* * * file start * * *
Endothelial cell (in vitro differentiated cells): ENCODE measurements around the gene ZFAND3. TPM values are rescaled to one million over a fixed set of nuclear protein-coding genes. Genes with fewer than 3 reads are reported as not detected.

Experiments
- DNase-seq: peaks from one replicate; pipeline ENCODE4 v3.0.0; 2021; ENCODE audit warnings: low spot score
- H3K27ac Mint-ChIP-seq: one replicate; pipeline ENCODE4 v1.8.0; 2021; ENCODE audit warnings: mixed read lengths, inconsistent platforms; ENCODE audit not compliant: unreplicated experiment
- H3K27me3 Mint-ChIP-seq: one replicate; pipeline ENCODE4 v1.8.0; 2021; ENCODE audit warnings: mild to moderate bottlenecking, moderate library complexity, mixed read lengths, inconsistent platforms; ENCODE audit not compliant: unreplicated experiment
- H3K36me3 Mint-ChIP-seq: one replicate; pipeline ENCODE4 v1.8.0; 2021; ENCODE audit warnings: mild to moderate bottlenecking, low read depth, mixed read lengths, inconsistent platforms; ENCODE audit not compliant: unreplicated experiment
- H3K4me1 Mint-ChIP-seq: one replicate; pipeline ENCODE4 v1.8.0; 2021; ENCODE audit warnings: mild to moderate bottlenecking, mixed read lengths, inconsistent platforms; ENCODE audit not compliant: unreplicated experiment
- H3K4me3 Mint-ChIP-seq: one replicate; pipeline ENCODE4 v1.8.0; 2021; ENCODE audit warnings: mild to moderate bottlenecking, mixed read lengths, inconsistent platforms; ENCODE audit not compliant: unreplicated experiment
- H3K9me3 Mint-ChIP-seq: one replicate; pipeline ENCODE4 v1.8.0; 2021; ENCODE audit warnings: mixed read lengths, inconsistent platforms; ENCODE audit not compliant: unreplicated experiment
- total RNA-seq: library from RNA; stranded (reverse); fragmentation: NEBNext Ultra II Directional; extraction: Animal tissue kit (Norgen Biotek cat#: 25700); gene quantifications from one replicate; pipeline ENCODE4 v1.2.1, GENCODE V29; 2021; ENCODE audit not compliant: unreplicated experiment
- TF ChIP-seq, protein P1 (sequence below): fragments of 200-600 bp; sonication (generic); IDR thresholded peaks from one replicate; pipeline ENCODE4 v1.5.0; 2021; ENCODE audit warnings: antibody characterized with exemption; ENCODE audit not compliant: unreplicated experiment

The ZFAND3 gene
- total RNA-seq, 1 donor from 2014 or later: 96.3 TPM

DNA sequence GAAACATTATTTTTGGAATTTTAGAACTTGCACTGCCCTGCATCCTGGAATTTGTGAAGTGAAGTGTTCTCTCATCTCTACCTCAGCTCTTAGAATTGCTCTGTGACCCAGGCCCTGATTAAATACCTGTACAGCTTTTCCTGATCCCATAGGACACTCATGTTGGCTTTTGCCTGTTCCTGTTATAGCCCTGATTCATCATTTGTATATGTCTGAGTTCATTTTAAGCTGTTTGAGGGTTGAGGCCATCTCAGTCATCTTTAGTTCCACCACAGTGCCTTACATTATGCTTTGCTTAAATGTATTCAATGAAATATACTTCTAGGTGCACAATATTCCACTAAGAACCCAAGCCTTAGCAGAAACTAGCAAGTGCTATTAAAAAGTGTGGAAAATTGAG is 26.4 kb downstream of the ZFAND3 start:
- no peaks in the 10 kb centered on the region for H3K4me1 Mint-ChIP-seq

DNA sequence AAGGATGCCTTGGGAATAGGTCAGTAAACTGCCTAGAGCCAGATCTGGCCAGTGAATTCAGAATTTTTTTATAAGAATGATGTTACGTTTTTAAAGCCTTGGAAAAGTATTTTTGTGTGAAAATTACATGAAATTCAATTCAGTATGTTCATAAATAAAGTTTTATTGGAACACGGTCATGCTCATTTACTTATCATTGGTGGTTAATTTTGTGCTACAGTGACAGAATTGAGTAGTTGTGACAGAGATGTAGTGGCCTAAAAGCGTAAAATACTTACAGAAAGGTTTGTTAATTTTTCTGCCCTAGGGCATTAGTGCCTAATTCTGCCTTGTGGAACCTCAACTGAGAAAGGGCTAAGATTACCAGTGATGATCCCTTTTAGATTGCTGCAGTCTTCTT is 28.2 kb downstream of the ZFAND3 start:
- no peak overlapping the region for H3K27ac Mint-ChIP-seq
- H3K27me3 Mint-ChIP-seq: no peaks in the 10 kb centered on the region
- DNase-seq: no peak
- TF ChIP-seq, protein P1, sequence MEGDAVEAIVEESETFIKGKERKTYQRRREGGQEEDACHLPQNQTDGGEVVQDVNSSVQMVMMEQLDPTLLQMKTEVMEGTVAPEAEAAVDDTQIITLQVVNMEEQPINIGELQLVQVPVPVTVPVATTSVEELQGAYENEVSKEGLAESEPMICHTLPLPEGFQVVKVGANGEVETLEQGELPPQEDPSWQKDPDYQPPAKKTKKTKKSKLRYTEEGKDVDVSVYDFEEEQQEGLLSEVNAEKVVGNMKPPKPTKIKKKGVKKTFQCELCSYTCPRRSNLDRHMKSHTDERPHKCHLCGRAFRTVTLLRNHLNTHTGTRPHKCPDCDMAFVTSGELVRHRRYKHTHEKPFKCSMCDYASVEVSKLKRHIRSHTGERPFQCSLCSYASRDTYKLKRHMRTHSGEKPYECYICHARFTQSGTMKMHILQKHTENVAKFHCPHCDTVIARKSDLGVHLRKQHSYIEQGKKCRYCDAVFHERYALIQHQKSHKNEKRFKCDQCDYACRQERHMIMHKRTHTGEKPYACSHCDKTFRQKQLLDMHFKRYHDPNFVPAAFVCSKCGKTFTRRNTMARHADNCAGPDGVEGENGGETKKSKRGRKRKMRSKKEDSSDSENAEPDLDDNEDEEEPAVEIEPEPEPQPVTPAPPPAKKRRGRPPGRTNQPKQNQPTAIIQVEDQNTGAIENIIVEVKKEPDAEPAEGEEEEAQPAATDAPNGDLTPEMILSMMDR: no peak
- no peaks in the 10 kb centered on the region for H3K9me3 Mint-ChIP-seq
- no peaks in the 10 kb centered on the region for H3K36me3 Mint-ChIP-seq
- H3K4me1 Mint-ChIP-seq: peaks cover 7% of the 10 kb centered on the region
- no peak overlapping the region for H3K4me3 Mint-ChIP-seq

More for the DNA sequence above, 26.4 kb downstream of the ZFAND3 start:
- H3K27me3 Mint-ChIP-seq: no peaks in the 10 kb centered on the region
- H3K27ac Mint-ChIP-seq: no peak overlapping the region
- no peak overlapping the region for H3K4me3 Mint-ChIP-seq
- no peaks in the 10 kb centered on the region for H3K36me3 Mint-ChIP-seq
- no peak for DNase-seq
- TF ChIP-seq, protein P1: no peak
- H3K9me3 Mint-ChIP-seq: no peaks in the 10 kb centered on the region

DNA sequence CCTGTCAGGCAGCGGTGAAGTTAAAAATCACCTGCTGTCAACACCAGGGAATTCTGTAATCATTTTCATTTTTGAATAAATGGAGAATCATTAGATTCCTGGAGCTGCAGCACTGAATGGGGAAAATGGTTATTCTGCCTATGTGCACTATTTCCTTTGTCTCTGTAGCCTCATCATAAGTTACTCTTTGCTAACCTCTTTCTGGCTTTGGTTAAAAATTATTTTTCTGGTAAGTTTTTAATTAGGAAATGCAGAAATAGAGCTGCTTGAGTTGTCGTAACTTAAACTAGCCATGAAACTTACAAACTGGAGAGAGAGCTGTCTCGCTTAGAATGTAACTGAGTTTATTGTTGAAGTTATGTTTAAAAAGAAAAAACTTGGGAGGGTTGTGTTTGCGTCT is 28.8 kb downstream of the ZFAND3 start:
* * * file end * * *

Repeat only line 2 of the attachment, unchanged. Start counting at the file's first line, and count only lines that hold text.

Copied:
Experiments